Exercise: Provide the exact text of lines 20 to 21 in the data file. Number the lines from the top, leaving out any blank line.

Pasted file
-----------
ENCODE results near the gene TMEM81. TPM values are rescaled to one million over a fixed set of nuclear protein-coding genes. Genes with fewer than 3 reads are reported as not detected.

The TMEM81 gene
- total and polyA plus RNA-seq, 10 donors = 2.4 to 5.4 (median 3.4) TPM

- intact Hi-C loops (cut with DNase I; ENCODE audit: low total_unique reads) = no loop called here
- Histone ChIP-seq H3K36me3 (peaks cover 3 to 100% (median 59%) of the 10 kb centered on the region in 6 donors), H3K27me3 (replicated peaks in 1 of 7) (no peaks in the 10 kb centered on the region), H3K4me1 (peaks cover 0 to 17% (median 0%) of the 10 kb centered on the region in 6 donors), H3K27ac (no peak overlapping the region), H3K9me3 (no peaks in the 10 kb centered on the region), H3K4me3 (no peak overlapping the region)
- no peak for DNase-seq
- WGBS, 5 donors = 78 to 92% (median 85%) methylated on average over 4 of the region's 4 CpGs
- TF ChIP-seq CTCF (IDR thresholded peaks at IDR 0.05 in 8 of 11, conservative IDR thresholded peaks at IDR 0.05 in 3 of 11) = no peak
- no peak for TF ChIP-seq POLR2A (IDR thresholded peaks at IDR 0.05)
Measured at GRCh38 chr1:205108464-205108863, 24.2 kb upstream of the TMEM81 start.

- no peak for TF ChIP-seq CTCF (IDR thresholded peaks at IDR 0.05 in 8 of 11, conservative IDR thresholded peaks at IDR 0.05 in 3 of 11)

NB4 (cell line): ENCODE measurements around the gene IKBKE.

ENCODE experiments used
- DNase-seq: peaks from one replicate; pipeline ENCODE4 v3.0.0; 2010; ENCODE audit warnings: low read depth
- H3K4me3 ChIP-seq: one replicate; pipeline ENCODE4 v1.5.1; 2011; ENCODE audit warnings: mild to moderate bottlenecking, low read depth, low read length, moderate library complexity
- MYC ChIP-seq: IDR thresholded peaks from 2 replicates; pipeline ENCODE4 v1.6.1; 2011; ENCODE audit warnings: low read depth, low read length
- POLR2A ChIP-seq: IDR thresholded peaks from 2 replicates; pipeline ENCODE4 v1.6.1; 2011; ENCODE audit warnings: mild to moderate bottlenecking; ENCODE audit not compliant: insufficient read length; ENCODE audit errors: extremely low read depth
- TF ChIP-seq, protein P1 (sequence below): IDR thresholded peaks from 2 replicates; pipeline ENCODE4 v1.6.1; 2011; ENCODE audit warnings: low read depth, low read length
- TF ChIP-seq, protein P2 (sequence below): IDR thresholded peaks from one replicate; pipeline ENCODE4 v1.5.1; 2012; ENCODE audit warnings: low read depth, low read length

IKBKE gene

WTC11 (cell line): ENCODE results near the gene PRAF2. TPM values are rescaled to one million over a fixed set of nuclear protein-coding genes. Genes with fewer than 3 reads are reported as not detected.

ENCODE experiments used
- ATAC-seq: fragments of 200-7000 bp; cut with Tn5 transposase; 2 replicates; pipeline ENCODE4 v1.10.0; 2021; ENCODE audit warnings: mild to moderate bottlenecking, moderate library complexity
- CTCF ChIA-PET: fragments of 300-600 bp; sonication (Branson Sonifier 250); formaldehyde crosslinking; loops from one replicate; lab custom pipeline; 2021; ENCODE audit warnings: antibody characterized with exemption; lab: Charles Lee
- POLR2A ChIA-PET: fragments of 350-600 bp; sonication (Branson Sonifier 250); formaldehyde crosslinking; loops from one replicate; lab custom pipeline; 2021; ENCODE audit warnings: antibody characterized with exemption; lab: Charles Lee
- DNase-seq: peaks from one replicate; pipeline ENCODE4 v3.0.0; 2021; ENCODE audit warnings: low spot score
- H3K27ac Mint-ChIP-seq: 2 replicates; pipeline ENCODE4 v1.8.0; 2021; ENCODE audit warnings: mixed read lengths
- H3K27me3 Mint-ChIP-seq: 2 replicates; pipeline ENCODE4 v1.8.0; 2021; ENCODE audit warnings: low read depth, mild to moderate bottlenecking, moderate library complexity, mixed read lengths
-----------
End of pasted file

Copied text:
IKBKE gene

WTC11 (cell line): ENCODE results near the gene PRAF2. TPM values are rescaled to one million over a fixed set of nuclear protein-coding genes. Genes with fewer than 3 reads are reported as not detected.